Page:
January isn’t exactly the most heart-warming of months; it’s cold, snowy, dark and full of post-festive blues. Still, there is one bright light shining amid the gloom, navigating us through the murk to cheerier shores – Burns’ Night. Every year, on the 25th of January, Scots the world over gather in celebration of our national poet, Robert Burns, and dinners are hosted from Moscow to Miami, Aberdeen to Auckland to honour this, our most prodigal of sons. Toasting the bard is more than enjoying clever poetry and pithy observation; it’s a once a year stare-in-the-mirror look at ourselves, our culture and our proud contribution. But, it also reflects that most Celtic of natures: a wry understanding that we don’t take that pride too seriously.
Robert Burns was a genius, lets make no mistake; but he was not the first, nor will he be the last, but across the globe no-one sits down to celebrate a Mozart Dinner or a Shakespeare Evening, so it seems that Burns’ fame has a deeper reasoning.
At heart he was a product of the Scottish Enlightenment – a beneficiary of the education system that walked hand in hand with the movement, a part of the Zeitgeist rather than a mover and shaker directly. From a young age it was clear he was clever: as his school friends often asked him to compose poems and ditties to impress the lassies they were after themselves. Not that Burns wasn’t fond of fair skin, and bumps in the right places himself. This may in itself answer part of the conundrum. Who, reading this, ever actually enjoyed poetry at school? What a lot of guff – teachers are apparently pre-determined to choose the most mind-numbingly boring poets possible for their students to study. Wordsworth – yawn! Keats – yawn! Shelly – yawn! And on it goes, but once you get to ladies-man, have a whisky, Burns then it all became a bit cool. The Scots, even teenage Scots, love their Gods to have feet of clay, and no-one has slippier feet than Burns; but no-one speaks their language better either.
Here for the first time was a man who not only spoke in the vernacular of the people but understood their vices, and hated the hypocrisy of those who condemned it – no better shown than in Holy Willie’s Prayer one of his finest poems: even today, in Scotland hypocrites are known as Holy Willies. He was a man who ordinary hard working folk could identify with, and more importantly he could identify with them. From a personal point of view I think that Sir Walter Scott was more technically gifted than Burns, but he lacked the all important ingredient: the ability to connect beyond his own class and contemporaries. From Green grow the rashes o’ to the Selkirk Grace, and from A man’s a man to Tam o’ Shanter Burns displays a unique ability to pitch his wares to the audience at hand: from a farm bothy in Ayrshire to the fancy townhouse in Edinburgh.
His understanding of the minutia of people’s lives and how they could be parodied sets him apart from among poets of his time; by being humorous and yet serious at the same time. While Wordsworth was wandering blithely after daffodils, Burns was contemplating our place in the world by the simple observation of a louse on a fine lady’s head – Wad some pow’r the gift tae gie us, to see ourselves as others see us – beat that for depth of thinking. So, we understand why he’s popular in Scotland: a man o’ pairts we all identify with, but how did it come to world-wide adoration and suppers?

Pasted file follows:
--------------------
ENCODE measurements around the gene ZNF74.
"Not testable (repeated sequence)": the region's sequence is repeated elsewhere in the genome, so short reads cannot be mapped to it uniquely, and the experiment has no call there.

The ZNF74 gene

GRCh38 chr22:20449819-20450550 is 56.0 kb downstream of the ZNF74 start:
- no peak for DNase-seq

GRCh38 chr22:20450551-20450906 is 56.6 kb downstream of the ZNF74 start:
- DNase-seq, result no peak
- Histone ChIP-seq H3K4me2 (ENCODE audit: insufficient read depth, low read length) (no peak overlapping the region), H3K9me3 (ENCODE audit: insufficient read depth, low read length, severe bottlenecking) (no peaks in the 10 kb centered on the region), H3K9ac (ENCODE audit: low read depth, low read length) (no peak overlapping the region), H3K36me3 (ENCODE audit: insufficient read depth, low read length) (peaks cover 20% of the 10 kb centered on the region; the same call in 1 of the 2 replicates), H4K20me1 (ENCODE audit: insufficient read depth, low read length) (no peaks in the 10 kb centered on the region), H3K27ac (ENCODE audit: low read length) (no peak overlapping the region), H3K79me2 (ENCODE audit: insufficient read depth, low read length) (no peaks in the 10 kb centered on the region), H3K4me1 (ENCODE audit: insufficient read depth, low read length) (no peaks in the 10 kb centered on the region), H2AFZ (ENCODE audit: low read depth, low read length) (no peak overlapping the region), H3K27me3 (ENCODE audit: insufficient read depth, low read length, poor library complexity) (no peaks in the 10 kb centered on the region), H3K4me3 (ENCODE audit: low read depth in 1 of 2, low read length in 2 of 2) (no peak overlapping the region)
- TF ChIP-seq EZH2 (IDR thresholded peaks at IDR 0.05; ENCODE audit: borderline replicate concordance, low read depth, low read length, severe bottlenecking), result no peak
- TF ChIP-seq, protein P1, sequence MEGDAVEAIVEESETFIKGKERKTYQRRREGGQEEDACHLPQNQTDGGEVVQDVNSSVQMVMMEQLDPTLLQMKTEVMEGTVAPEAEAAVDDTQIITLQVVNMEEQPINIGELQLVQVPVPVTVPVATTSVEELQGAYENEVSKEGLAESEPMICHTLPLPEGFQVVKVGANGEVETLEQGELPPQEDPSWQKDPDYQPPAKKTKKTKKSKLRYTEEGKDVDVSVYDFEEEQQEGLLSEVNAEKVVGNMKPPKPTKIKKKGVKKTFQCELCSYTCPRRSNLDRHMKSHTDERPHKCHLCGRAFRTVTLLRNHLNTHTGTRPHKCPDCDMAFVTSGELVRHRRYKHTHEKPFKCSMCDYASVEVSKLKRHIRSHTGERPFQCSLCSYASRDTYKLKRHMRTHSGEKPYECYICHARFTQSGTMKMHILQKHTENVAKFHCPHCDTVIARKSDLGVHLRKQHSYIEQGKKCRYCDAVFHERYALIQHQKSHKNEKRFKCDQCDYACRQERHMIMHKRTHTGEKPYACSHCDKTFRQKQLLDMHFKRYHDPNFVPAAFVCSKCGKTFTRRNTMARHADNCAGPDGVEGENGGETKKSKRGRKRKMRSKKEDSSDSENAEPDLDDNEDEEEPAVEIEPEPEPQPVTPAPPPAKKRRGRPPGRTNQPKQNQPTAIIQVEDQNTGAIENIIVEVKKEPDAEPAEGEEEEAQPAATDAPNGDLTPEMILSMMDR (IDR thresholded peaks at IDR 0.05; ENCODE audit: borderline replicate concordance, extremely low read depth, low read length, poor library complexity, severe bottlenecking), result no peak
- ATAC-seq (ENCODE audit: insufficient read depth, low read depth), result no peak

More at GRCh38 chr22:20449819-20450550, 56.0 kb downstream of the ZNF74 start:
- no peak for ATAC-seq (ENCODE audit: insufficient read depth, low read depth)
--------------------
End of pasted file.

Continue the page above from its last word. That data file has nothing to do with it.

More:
Burns’ poems had been published and were gaining fame at roughly the same time as Scotland started exporting her finest commodity – her people. Over the course of the 18th century Scotland exported hundreds of thousands to America, Canada, Australia, and across the British Empire; and where these people went they took Scotland with them. Five years after Burns death some of his friends including fellow freemasons, met on the 21st of January (the date of his death) to commemorate the life and times of their friend. They recited his poems, sang his songs and drank to his health.
It was so successful that they agreed to meet again the following year, but on the 25th of January to celebrate his birth. This time there was a meal, formal toasts and recitals, and music: and the first Burns Supper was born. It was hugely popular and Burns’ Clubs and Societies appeared all over Scotland. The date became sacrosanct, becoming known as ‘Burns’ Night’. In 1815 Sir Walter Scott organised the first big formal event in Edinburgh, with James Hogg giving the immortal memory. The evening became ritual, formalised, and firmly ingrained into the national psyche.
Outside Scotland, Oxford University’s Scottish students held their first formal Burns’ Supper in 1806; inIndia the first was held in 1812 and by 1844 both Australia and New Zealand were holding official government funded Burns’ Suppers. At the same time the Royal Family also got in on the act hosting their own versions, and thus stamping regal approval. The event continued to grow legs, gaining ever greater popularity among ex-pats and those of Scottish ancestry in the United States, Europe and beyond. Robert Burns’ had become the world’s greatest posthumous superstar – and arguably remains so. His famous song, Auld Lang Syne, cementing that immortality.
The ceremony has hardly changed in over two centuries: The Immortal Memory, the toast to the lassies, the reply from the lassies, Tam o’ Shanter, the piping and recitation to the haggis, dancing and drinking. Done right, and lightly informal, it is the most magical night you can imagine. Who else, dead 200 years still gets that kind of ovation?
This article was written by David McNicoll, owner of Vacation Scotland – a travel company specialising in cultural and historic tours of Scotland. He’ll also be enjoying a Burns’ Supper or two this January. For more information on their tours please visit the website – http://www.vacationscotland.biz